None of which means that I buy Raich - but I do think that the handwringing over it is overwrought. My problem is that I don't have a better suggestion to bring forward about how to move us - gradually - back towards a genuinely limited federal government that at the same time doesn't overturn a century of precedent overnight, provoking the absolute worst outcome, viz. the amendment or dismemberment of the Constitution. I really worry that we don't have the talent or the cohesion in this country at this time to do anything but violence to our system of government if we go down that road now.


"What Raich revealed is what had been widely known in libertarian circles for years: that Scalia doesn't give a shit about federalism and never has."

IIRC, Ann has suggested much the same thing in a post way back when (I'd like to hear more about that, by the way), and I think it's certainly true that he wasn't as concerned about federalism as was Rehnquist, for example. No one's perfect. ;)

"He accepts federalist arguments solely in cases where his preferred outcome -- as a social and political conservative -- would be favored by a federalist position."

That's hard to square with his and Thomas' position in Carhart, for example.

Zach said...

If the state's alleged (but never demonstrated) inability to distinguish between marijuana grown for personal consumption and marijuana grown for interstate distribution is sufficient grounds for deeming a ban on the former "necessary and proper" then there is no federalism. All the federal government has to do is plead incompetence -- no matter how ridiculous the plea -- and what would normally be a gross violation of federalism magically transmogrifies into an entirely constitutional use of federal power.

If you hold that necessary and proper doesn't require necessity or propriety, you could reach that conclusion. But when you deal with medical marijuana -- which is 100% indistinguishable from the illegal variety, and which in practice is grown by the same growers as the illegal variety -- then you really have to pay attention to Scalia's argument about how medical marijuana is never more than an instant away from the illegal market.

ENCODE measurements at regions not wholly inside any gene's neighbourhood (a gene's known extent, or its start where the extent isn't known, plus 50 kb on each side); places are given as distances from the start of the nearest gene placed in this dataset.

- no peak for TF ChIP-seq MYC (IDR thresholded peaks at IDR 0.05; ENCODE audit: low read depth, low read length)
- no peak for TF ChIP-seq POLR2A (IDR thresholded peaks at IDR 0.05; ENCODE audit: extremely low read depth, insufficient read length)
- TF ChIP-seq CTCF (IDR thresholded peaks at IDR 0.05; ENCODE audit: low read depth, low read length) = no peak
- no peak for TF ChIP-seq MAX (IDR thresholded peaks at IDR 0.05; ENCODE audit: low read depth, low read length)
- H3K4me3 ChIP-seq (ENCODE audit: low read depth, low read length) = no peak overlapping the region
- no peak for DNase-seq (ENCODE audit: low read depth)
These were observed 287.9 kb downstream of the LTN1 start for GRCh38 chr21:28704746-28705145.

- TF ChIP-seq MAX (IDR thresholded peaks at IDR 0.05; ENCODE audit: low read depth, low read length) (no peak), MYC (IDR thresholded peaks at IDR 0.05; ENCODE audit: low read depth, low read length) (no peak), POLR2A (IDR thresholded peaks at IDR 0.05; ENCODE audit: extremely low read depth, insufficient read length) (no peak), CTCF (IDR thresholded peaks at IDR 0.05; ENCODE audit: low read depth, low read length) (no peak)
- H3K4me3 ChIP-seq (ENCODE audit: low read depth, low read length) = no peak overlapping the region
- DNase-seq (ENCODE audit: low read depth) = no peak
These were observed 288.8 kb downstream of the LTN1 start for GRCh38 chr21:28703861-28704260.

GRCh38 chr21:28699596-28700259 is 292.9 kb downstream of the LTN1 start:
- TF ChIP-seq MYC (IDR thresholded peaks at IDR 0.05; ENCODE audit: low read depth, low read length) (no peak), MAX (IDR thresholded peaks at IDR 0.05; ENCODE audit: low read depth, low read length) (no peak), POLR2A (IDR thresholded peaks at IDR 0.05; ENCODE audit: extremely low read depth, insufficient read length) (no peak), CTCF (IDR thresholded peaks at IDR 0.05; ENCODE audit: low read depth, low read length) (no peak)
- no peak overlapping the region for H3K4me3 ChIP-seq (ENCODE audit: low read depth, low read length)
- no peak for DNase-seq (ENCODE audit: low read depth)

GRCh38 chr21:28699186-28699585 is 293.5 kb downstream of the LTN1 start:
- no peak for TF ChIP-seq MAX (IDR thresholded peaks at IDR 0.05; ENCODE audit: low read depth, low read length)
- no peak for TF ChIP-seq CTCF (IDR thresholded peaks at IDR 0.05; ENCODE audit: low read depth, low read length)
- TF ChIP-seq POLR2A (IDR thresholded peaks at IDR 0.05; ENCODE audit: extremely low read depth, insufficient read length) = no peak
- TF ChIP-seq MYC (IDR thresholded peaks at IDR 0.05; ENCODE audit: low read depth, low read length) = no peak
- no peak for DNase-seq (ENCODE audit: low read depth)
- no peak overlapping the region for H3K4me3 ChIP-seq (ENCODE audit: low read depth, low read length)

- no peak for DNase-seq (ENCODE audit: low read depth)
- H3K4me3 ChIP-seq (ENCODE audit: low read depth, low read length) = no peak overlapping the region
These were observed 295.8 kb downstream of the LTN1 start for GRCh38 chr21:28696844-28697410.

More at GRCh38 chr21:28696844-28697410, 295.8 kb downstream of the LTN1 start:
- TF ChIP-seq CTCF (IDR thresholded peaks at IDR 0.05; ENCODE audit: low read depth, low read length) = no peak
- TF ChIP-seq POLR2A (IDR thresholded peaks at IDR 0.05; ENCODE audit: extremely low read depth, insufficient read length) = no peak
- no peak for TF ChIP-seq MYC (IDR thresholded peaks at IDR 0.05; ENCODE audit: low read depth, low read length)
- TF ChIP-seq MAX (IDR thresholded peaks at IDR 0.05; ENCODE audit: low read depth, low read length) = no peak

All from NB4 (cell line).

States can infringe on federalism, too. Providing a safe harbor for the manufacture and storage of marijuana would be a good example.

matthew said...

Simon: Sure, but that's unexceptional. Agencies are executive in nature, and so the chief Executive should have control over them.

It's not unexceptional in the fact that no president has claimed this sort of "unitary executive" power in the past. That makes Bush's view very much the exception. (see the concluding notes of the CRS report on EO 13422 here http://www.fas.org/sgp/crs/misc/RL33862.pdf

From a purely policy perspective, I think expanding executive control over these matter, combined with federal pre-emption doctrine, can give the Executive branch an unequal share of the governmental powers, but leaves the individual states with little recourse. Frankly, I just don't like it.

And on a constitutional prospective, I think this sort of "unitary executive" analysis goes against the careful balancing of powers ingrained in the constitution. Especially given the toothless non-delegation analysis over legislative actions...

Simon said...

Matthew, as I see it, the "unitary executive" not only does not "go[] against the careful balancing of powers," it's required by it. Executive functions must come under the perview and control of the President. That includes agencies; as Justice Stevens pointed out in Chevron, agencies are either accountable through the chief executive or not at all.

We should be careful, though, to avoid the politicized misunderstanding of that term. By the unitary executive, I refer to that doctrine in the proper sense, i.e. the intrabranch power of the Presidency vis-a-vis other executive branch efforts. I would distinguish that from the quite different concept of the President's power vis-a-vis the other branches that I've elsewhere termed the "robust executive." Issues such as the inherent executive power of the Presidency, for example, fall into the latter category, in my view; they are entirely separate from unitary authority issues. Put another way, Scalia's (correct) dissent in Morrison goes to the unitary executive; Thomas' (wrong) dissent in Hamdi goes to the robust executive.